gray, fawn or red, with brindle variations. A black or gray mask also acceptable
24-27 inches (64-68 cm.)
99-110 pounds (45-50 kg.)
23-25 inches (60-64 cm)
88-99 pounds (40-45 kg.)
The Cane Corso can live in an apartment if it gets enough exercise. This dog will be content to live outdoors in warmer climates provided it has enough shelter. The ideal living situation in a home with an average-sized yard.
A large dog, the Cane Corso Italian Mastiff is strongly built but elegant looking. Possessing powerful and long muscles, the Cane Corso looks more athletic than most mastiffs - it looks more like the original Old English Bulldog then the Neapolitan Mastiff. Basically, the overall impression you should get from the Cane Corso Italian Mastiff is one of power, balanced with athleticism. This dog's body is longer than the height at the withers and its muzzle is broad and deep. The muzzle's length and width should be the same size, and it should be 33% of the length of the head, while its depth should be more than 50% the length of the muzzle. This gives the dog's muzzle a flat and square appearance and the bottom of the jawline should be defined by a hanging lip. Plus, with this head and muzzle size and type, the Cane Corso has superior bite strength. As well, this breed's head shouldn't have any wrinkles. Its high-set ears may be left natural or cropped; and if they are cropped, they must stand erect in the shape of triangles. The Cane Corso Italian Mastiff's neck is slightly arched, oval, strong, muscular and without dewlap. The skin on its compact, strong and muscular body is rather thick. Finishing off the look, the Cane Corso tail is usually docked.
The Cane Corso Italian Mastiff's coat is composed of short hair that is shiny, adherent, stiff, and dense. In the winter, it has a light layer that becomes thicker in winter. The main color of the Cane Corso's coat comes in black and fawn. However, genetic pigment dilution may cause hues of blue or fawn colours. Brindling is common on both basic coat colours as well, giving it a full brindle, black brindle, or blue brindle effect. The fawn tone ranges from formentino to red to beige. In a Cane Corso that is blue, its nose can be grey, but it should be darker than the coat. For all other colors, the nose should be black. As well, the Cane Corso Italian Mastiff can have white markings on the chest, toes and on the chin and nose.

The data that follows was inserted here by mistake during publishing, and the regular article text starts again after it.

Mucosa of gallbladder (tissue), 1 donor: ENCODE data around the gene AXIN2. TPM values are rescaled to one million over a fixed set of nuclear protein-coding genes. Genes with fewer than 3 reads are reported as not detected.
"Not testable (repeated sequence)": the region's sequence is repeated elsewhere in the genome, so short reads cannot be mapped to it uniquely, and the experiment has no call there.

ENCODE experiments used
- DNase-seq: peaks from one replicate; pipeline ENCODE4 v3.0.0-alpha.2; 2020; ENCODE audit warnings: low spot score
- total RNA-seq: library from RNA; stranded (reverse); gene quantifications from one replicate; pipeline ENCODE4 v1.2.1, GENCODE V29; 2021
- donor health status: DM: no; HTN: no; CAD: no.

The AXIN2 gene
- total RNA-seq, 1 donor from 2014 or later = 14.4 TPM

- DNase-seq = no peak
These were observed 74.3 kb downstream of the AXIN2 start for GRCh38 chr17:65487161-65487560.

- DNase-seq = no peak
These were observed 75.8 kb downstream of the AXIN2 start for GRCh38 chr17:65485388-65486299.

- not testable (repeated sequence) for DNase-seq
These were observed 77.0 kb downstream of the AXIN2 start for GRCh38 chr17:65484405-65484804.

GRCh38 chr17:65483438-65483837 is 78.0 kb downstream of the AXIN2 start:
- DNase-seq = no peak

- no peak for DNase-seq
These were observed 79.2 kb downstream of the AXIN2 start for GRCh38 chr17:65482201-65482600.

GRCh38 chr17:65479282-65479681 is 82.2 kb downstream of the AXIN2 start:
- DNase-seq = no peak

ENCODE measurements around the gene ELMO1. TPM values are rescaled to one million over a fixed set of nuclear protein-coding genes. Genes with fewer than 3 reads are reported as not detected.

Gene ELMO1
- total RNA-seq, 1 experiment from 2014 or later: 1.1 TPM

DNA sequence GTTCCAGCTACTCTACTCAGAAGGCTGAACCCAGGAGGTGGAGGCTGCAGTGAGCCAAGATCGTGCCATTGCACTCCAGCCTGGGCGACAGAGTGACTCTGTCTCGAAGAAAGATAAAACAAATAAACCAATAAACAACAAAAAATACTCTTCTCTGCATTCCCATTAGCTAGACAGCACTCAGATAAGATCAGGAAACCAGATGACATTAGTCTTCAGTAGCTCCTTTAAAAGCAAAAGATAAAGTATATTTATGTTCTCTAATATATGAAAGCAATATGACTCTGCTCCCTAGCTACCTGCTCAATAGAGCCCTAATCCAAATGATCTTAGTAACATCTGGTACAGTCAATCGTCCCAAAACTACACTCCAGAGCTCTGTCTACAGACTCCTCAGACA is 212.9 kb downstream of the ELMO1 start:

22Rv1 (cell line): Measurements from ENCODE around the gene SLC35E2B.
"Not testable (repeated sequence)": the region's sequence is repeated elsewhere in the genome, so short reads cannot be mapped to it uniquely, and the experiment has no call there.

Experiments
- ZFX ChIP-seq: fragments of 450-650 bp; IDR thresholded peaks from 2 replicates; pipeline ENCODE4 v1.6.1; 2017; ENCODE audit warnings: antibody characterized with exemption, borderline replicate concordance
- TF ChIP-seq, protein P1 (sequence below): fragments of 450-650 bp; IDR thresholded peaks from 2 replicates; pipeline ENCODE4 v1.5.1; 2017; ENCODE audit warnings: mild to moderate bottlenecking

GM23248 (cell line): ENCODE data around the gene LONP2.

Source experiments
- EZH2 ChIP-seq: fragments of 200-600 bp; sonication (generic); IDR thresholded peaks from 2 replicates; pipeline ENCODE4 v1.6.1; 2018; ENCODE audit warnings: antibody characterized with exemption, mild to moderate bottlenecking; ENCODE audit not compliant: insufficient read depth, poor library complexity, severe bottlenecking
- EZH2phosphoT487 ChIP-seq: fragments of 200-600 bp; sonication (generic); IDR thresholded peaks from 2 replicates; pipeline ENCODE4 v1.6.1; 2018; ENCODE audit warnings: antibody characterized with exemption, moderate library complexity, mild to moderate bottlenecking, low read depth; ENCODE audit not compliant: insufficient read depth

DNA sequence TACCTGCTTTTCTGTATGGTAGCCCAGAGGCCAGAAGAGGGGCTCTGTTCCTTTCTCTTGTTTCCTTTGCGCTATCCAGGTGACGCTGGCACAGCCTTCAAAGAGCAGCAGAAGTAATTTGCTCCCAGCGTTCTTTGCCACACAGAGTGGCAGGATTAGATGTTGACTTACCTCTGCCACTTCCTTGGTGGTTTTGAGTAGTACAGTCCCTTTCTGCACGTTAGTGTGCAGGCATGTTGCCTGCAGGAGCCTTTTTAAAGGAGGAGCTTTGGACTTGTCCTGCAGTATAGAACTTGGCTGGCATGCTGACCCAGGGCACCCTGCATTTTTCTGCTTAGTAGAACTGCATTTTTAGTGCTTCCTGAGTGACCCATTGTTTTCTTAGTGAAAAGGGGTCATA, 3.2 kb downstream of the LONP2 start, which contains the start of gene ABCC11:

The Cane Corso Italian Mastiff takes its name from cane da corso, a term for dogs used in rural activities. And that's what this breed was used for - to herd cattle and swine, for boar hunting, and bear fighting. As well, this dog was used as a bodyguard. The Cane Corso was largely found in southern Italy, such as in Basilicata, Campania and Puglia. This breed was on the verge of extinction until enthusiasts of this dog took it upon themselves to re-establish the Cane Corso in the 1970s. This was done by cross-breeding the remaining dogs with appropriate type-selected breeds. This is noticeable when you compare the pre-80s breed to its forefathers. After its re-emergence, the Cane Corso Italian Mastiff became popular around the world, especially when it came to the United States in 1987. This breed was recognized by the United Kennel Club in 2008 and the American Kennel Club in 2010.
Cane Corsos are intelligent, which makes them easy to train. Couple that with a willingness to please, and the ability to form a close attachment with its primary owner, and you've got a great dog on your hands. Loyal and quiet around the house, the Cane Corso is often described as active and even-minded, making it an excellent watch and protection dog. And even though it may look intimidating, Cane Corso Italiano is wonderful with children in the family because this dog is protective yet gentle. It will want to spend as much time with its family and its primary owner as possible. Right from the beginning, Cane Corso Italian Mastiff puppies must have strong leadership and training. It will pick up the basic commands quickly, so the most important part is controlling and moulding the Corso's strong protective instinct. The Cane Corso is always suspicious of strangers, so owners must never encourage aggression. As well, the Cane Corso doesn't always respond well to new things and situations, such as animals and people - you should be careful when introducing your Cane Corso to new experiences. Be sure to properly socialization your puppy to control the dog's natural protective instincts. It's important to note that the Cane Corso Italian Mastiff is not a fighting dog. It won't go out looking for a fight; however, it will not back down from a dog that tries to dominate it. This breed needs an experienced owner who knows how to establish natural authority over the dog. Once your Cane Corso is fully trained and knows what it can and can't do, this dog will be an excellent companion and family pet.